Outdoor air is often less polluted than indoor air and therefore opening the window will improve indoor air quality by diluting indoor airborne contaminants. However, this is not always true. Whether during pollen season or urban rush-hour, downwind from a dusty field or a power plant, outdoor air can contain pollutants that can actually make indoor air worse, not better. Therefore outdoor air, dependent upon the season, building location and even time of day, may be worse than the indoor air it is replacing. That’s because outdoor air must often be “conditioned” to match temperature and humidity settings indoors and that requires an additional energy cost. Commercial HVAC preventative maintenance programs are designed to improve indoor air quality by optimally balancing ventilation, recirculation and filtration of indoor and outdoor air in the most energy and cost efficient way.
Sick Building Syndrome & Building Related Illness
Sick Building Syndrome (SBS) can create symptoms of frequent headaches, eye irritation and fatigue. These symptoms generally disappear in an individual when that person leaves a building. The condition is generally caused by a build up of carbon dioxide, volatile organic compounds, mold by-products or other airborne contaminants. Building Related Illness (BRI) is diagnosable and can be directly attributed to environmental agents in the air such as Pontiac fever, Legionnaire’s disease and humidifier fever. Identifying the specific pollutant is not always easy. The sources could be any one or a combination of: the building itself, biological growing in the mechanical equipment, the building’s contents, the air around the building, operations or process in the building, and even the occupants.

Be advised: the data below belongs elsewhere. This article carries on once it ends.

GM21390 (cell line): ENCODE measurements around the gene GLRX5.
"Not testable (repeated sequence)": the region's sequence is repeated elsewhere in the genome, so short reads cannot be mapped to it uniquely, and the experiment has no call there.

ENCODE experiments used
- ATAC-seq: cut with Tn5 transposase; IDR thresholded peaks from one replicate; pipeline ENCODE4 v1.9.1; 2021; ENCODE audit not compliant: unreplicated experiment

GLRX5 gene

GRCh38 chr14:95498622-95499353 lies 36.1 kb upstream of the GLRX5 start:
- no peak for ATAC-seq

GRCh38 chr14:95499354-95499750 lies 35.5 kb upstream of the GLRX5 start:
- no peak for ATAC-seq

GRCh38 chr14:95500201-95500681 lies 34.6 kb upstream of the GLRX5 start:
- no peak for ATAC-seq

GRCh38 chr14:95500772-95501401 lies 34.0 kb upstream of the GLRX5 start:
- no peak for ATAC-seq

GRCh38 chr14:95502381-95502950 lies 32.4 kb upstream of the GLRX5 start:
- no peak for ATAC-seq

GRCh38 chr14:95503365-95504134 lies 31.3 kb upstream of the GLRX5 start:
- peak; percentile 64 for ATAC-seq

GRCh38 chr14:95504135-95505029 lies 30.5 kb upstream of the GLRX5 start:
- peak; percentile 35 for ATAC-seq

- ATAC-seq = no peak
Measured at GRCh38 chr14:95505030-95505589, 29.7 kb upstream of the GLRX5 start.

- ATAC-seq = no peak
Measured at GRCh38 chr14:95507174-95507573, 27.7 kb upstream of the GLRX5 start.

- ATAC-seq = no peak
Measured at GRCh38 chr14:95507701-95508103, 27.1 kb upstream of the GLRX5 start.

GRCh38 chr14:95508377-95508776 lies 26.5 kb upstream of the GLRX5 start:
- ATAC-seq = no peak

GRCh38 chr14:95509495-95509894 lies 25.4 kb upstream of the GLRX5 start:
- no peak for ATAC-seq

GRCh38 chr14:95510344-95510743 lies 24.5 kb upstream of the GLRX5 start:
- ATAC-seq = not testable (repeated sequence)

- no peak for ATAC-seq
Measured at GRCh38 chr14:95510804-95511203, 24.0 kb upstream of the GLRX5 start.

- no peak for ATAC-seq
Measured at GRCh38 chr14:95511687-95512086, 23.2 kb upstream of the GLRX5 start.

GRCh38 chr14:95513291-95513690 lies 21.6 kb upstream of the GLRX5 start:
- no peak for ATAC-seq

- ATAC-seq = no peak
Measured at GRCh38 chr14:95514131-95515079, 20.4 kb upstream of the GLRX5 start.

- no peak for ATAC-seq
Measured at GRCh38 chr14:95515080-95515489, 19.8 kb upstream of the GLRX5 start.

In an effort to improve the indoor air quality in a building and to remove the offending sources we need to educate ourselves of the health benefits that well circulated and filtered air can provide us. It is important to understand that filters should be changed at regular intervals of every 1-3 months depending upon the facility and the surrounding environment. Without proper care, commercial HVAC systems can also contribute to indoor air quality problems. The commercial, industrial or strata HVAC systems may be contaminated because of mold in duct lining or bacteria on evaporator coils and filters. The system may spread these pollutants throughout the space. Regular maintenance and inspections of the building or strata HVAC equipment can eliminate any possibility of stale air and health hazards.
SD ATLAS HVAC takes pride in providing our customers with the best level of indoor air quality through offering comprehensive HVAC preventative maintenance programs for commercial, industrial and strata buildings. Leave it to our professionally trained service and repair experts to improve your air quality and keep your HVAC equipment running at optimum efficiency.
To schedule a commercial HVAC preventative maintenance quote please contact SD ATLAS HVAC at email@example.com. We are proud to serve Langley, Surrey, White Rock, the rest of the Fraser Valley and Vancouver area.